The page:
“Additionally, we are fast tracking investment in the roll out of our national remote bidding tool, allowing our buyers the ability to buy from the comfort of their homes for both online REO and live Foreclosure Sales,” Allnutt said. “Our industry has an amazing history of rising to the challenges posed by regional and national emergencies. I have no doubt together we will rise to the challenges posed by the current crises.”
Is American an Investors Safe Haven?
Another uncertainty surrounding COVID-19 is a timeframe around any recovery, as nothing can be projected unless a vaccine is developed, Shapiro noted.
“As of now they still anticipate months … If we judge by the first couple of months of the magnitude and the response around the world we are probably looking at years before it will stabilize,” Shapiro said. “You have two battles going on, one is the actual lockdown and physical loss of business and two is the public image battle. This is hurting the China brand in so many ways and will probably for a very long time.”
However, one thing he is certain of is that the coronavirus could lead to more investment from Chinese buyers in the American real estate market. Shapiro said Chinese investors have a lot of relationships within communities that draw investments near various “Chinatowns” in core cities.
“There is a bit of a herd mentality that is mostly based on referrals and confidence within the community, so you have concentrations in New York, Los Angeles, and San Francisco, but also markets like Vancouver, British Columbia,” he said.
The possible growth of Chinese investors into a housing market that is already starving for inventory may not be ideal. The National Association of Realtors recently reported that total housing inventory, while up 2.2% in January 2020 from December 2019 to 1.42 million units, is at its lowest inventory level since 1999. Shapiro, however, said “we only benefit” from an influx of Chinese investors.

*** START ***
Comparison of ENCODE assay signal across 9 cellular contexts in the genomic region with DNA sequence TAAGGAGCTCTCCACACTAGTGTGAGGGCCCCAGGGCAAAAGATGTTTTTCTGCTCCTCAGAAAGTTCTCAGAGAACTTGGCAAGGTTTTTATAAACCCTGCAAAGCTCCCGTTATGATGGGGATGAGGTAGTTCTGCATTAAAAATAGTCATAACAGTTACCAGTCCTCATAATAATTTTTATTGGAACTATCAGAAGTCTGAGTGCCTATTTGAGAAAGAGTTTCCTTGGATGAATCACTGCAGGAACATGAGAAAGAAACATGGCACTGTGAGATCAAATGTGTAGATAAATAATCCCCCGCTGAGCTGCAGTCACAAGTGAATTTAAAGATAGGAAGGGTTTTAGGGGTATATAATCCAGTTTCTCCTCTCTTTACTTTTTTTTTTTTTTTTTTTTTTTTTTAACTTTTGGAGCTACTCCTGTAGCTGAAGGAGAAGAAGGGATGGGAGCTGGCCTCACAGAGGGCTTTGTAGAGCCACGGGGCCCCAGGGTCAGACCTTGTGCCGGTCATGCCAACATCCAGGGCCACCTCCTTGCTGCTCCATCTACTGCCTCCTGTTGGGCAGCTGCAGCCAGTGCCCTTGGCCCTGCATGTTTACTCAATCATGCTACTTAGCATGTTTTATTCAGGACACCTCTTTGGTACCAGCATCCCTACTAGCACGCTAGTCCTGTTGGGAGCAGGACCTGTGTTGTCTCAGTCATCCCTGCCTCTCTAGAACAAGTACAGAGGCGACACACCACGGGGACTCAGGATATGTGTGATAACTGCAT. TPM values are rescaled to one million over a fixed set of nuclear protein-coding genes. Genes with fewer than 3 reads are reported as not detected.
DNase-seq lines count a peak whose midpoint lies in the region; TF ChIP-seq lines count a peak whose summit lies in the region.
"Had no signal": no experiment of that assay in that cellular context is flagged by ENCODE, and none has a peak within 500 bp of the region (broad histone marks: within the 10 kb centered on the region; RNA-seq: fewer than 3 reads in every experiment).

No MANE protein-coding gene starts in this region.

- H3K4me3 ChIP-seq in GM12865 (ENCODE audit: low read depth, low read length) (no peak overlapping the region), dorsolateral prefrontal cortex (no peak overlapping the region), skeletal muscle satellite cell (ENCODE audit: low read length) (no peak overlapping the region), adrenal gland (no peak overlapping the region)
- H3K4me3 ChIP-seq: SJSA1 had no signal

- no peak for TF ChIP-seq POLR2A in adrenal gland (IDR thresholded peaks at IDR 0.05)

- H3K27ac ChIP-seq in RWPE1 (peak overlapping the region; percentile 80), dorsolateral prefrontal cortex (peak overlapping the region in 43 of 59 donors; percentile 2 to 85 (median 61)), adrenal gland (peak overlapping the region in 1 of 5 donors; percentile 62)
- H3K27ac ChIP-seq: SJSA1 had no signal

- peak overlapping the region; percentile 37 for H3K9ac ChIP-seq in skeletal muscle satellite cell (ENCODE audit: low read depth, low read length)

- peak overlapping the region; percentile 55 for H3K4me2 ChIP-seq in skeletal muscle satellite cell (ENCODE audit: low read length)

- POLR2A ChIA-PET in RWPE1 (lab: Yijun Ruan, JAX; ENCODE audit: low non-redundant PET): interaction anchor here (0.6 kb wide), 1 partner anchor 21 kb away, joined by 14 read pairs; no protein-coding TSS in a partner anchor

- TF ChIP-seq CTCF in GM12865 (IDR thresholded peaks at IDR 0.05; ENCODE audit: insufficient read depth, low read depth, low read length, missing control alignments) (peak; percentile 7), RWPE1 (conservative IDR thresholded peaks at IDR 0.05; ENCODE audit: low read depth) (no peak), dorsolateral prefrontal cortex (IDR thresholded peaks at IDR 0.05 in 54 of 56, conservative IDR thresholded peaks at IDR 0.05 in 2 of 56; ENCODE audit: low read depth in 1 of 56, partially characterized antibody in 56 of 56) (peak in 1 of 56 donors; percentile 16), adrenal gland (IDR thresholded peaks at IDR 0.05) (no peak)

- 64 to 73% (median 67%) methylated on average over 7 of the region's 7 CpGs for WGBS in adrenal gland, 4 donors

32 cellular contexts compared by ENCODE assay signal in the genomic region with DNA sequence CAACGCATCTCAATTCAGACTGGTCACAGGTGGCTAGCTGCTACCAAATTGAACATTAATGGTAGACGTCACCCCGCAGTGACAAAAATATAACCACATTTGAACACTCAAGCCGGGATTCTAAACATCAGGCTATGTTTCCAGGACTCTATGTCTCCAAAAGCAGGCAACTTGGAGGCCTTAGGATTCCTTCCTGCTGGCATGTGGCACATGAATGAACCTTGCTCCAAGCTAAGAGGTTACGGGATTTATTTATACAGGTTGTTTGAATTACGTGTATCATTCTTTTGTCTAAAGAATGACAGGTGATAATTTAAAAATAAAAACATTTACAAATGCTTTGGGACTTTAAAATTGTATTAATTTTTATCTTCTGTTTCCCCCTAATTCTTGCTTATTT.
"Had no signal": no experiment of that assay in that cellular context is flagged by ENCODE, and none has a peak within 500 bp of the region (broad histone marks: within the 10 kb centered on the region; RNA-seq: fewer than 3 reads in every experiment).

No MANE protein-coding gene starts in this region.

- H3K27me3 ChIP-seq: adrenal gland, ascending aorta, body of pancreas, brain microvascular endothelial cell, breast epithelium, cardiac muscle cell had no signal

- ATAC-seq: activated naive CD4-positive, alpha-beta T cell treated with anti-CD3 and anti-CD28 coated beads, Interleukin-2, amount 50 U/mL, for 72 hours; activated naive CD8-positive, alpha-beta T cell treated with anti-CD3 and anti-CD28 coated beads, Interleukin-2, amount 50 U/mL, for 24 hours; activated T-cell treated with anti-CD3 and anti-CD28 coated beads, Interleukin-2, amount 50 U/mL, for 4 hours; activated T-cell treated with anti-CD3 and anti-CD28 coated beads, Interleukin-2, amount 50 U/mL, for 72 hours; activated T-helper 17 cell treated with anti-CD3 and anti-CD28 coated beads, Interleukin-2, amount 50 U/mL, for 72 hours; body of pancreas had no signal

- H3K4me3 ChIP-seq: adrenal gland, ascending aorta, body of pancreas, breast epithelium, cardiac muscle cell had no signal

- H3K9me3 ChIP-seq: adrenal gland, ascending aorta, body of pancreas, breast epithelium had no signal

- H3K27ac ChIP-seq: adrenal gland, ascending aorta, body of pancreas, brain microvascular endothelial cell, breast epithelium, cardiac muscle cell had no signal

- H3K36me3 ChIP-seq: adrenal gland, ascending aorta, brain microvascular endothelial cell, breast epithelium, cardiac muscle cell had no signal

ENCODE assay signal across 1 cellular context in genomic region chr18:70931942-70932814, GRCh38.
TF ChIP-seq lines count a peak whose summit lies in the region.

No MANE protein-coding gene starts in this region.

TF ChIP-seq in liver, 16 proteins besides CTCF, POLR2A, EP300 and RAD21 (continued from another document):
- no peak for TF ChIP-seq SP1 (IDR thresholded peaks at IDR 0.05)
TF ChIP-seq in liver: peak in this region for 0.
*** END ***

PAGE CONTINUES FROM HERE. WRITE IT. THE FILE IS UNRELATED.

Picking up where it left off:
Hale said Chinese buyers represent the largest share of foreign buyers of U.S. residential real estate. She also said they’ve faced headwinds in recent years from capital controls in addition to rising home prices.
“The epidemic is likely to hamper their ability to participate in U.S. real estate in the short-run, but it may lead to more interest in the long-run as buyers may seek to be more internationally diversified,” Hale said. Hale, now speaking on American homeowners, said a house is generally the largest source of net worth for people, which helps homeowners rest easier when investments are fluctuating wildly.
“Making sure you have enough of a cash or near-cash emergency fund is a good practice and will help ensure you can make your mortgage and other payments even in the event of a disruption to income,” she said.
Shapiro said concerns over home prices go back to supply and demand, but warned that growing home values could continue. “With an influx of new buyers seeking flight to safety in the U.S., products will move quicker and will drive prices potentially higher, or at the very least, absorb any access that might be putting pressure on prices,” he said.
Chris Marlin, President of Lennar International, told CNBC in an interview in June 2019 that foreign buyers are looking to the U.S. residential real estate market for long-term, stable investments. Marlin said the consumer behavior from Japanese buyers is showing a trend of moving away from yield and focused more on stability and self-use.